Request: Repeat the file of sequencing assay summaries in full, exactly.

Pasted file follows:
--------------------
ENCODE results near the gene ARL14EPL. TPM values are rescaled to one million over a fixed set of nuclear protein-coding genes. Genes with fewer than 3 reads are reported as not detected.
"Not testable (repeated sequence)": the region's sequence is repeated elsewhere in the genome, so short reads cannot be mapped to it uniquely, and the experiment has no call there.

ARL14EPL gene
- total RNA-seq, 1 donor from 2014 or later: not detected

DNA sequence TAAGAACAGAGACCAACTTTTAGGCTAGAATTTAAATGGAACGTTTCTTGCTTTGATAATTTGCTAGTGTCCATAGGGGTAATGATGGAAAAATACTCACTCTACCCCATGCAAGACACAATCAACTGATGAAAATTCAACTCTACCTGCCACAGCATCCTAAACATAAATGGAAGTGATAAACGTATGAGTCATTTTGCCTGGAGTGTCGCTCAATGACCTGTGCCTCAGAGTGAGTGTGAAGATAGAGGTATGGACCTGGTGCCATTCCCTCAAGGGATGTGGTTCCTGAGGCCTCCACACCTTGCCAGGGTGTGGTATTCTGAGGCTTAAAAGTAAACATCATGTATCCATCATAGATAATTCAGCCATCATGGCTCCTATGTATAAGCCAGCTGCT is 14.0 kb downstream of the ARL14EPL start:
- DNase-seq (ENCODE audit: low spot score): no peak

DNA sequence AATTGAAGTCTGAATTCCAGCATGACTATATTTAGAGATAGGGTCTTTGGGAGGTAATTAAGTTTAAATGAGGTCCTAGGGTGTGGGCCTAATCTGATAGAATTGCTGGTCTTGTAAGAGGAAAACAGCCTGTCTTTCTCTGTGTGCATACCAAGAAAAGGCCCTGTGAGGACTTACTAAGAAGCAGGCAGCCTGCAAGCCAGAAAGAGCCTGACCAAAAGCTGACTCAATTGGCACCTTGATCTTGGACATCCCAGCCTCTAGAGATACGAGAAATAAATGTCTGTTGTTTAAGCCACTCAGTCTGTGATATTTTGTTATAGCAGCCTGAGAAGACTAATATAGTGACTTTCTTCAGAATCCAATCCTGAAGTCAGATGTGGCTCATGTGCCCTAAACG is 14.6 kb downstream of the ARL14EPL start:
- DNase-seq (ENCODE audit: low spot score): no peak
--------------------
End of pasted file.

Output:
ENCODE results near the gene ARL14EPL. TPM values are rescaled to one million over a fixed set of nuclear protein-coding genes. Genes with fewer than 3 reads are reported as not detected.
"Not testable (repeated sequence)": the region's sequence is repeated elsewhere in the genome, so short reads cannot be mapped to it uniquely, and the experiment has no call there.

ARL14EPL gene
- total RNA-seq, 1 donor from 2014 or later: not detected

DNA sequence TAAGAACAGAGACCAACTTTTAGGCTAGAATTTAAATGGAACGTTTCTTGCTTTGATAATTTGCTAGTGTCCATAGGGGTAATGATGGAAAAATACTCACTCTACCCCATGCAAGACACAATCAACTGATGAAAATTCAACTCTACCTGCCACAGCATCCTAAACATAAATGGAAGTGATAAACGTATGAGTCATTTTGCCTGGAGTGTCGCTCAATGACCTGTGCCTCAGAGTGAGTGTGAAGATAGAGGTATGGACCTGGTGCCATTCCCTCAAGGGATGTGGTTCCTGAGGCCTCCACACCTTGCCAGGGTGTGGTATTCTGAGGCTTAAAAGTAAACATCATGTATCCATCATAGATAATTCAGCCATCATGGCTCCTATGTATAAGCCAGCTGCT is 14.0 kb downstream of the ARL14EPL start:
- DNase-seq (ENCODE audit: low spot score): no peak

DNA sequence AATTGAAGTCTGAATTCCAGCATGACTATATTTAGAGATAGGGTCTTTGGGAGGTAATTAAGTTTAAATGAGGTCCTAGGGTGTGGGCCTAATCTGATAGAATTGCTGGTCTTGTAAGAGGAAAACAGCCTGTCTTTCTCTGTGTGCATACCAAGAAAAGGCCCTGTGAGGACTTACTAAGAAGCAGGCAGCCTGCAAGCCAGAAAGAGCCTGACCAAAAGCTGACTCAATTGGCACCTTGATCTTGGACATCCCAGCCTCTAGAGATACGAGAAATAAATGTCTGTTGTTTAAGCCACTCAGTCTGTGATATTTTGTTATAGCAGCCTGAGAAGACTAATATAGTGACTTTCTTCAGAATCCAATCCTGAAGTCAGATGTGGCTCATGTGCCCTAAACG is 14.6 kb downstream of the ARL14EPL start:
- DNase-seq (ENCODE audit: low spot score): no peak